I was asked that on another site and it’s funny how a simple remark can bring up a lot of emotional baggage.

Yes, in short, I am losing weight, and thank you for noticing.

Believe it or not, that is a very hard sentence to say.

So, there is background:

Continue reading “Is it just me, or are you shrinking?”

5 years on …

It has been a while now, hasn’t it?

5 years since it finally all overwhelmed me and all i could see was darkness.

5 years since I had the breakdown.

5 years of trying to overcome.

Overall, I can say that I’m fine. It’s been … an interesting ride … but I think I now have life by the proverbial reigns for the most part – though I wonder if anyone truly does.

I say I tried to overcome the depression, but I think it’s better to state that I have learnt to walk along with that black dog slinking along on a leash at my heels and not riding my back and biting my neck.

Taking ownership of the depression and treating it like a “mental asthma” has been a big turn-around in achieving that, and so I take my three pills of “mental ventolin” a day and keep trudging along.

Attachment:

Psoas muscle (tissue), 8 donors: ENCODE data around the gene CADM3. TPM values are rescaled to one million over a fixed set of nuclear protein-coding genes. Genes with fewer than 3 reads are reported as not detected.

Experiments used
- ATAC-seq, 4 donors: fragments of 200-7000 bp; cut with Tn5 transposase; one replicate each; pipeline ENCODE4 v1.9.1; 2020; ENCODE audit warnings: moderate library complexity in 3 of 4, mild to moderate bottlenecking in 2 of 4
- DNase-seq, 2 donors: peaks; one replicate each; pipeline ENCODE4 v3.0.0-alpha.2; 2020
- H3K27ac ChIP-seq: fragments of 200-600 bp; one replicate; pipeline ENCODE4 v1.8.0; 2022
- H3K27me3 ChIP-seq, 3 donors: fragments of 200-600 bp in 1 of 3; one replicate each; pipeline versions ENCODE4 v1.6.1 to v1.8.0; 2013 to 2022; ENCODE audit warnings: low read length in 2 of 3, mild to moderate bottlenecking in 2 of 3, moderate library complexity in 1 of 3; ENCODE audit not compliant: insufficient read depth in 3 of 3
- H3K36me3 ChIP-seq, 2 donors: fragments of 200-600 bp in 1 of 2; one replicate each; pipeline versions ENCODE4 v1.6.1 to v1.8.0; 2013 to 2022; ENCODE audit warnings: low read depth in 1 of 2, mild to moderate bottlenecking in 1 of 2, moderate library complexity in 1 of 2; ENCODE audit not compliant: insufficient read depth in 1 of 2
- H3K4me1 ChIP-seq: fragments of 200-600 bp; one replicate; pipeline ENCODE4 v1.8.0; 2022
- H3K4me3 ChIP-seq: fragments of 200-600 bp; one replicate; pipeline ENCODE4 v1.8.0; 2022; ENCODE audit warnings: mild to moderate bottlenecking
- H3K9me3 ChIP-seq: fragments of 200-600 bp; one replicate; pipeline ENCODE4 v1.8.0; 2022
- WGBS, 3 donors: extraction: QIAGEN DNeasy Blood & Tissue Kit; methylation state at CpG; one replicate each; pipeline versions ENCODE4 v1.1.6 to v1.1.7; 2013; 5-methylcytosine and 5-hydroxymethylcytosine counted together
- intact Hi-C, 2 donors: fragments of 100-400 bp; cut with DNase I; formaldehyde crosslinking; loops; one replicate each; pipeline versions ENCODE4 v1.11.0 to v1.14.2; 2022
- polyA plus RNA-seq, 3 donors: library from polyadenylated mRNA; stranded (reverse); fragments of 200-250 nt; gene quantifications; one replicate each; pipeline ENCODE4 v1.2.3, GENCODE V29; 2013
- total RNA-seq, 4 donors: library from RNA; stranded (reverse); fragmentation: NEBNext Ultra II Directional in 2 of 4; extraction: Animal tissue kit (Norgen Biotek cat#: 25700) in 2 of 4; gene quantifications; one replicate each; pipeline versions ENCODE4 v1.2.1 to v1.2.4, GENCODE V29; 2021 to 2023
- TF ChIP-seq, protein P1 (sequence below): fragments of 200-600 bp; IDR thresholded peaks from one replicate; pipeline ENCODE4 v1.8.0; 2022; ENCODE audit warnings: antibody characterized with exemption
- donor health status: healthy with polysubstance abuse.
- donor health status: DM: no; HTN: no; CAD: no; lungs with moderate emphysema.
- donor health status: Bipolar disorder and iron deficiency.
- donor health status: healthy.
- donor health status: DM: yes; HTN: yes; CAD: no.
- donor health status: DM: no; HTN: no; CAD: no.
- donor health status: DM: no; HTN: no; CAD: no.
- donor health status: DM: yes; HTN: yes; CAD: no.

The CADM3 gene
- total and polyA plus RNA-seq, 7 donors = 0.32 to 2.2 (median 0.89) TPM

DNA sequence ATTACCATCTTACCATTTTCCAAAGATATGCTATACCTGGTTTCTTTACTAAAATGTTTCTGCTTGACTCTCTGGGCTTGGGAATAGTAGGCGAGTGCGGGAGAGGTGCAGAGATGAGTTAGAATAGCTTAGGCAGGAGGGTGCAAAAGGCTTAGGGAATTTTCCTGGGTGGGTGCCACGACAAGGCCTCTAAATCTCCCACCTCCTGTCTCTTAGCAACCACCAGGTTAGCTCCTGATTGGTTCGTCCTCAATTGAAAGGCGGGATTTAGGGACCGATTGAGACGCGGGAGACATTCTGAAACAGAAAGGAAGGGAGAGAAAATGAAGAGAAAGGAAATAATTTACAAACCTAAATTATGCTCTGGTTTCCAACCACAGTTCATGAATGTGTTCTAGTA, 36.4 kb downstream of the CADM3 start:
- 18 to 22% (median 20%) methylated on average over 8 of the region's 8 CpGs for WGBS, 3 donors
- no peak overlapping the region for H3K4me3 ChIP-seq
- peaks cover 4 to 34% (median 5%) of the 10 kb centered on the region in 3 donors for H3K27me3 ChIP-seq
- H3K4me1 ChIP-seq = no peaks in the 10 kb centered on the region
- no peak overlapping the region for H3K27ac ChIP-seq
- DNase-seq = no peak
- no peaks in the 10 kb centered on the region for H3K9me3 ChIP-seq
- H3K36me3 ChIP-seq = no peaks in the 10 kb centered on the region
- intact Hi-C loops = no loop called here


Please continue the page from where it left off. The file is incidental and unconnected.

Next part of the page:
I took on a search for what the japanese called “Ikigai” – “a reason for being” or more to the point,  “a reason to get up in the morning”. The concept of building a teaching farm become mine and with that there is a reason to get up, deal with life and aim towards a goal that may very well be years in the future, but will ultimately allow me to say life had a meaning for me.

It may not be perfect, but it works for me for now, so I’ll keep going with it 🙂

life keeps offering lemons

This is the lemonade I tried to squeeze

Lemons / From Wikimedia Commons
I am forty this year, and though I still feel like I’m sixteen, there are a great many scars that remind me I am not. But this isn’t about me, not really, it’s about trying to offer you lemonade.